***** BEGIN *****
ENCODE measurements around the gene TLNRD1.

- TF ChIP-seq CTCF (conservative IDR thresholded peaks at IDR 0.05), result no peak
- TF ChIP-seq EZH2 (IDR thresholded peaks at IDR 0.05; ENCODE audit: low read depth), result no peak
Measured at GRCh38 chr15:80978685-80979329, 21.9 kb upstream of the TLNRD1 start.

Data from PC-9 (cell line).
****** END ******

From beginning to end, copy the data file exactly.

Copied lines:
ENCODE measurements around the gene TLNRD1.

- TF ChIP-seq CTCF (conservative IDR thresholded peaks at IDR 0.05), result no peak
- TF ChIP-seq EZH2 (IDR thresholded peaks at IDR 0.05; ENCODE audit: low read depth), result no peak
Measured at GRCh38 chr15:80978685-80979329, 21.9 kb upstream of the TLNRD1 start.

Data from PC-9 (cell line).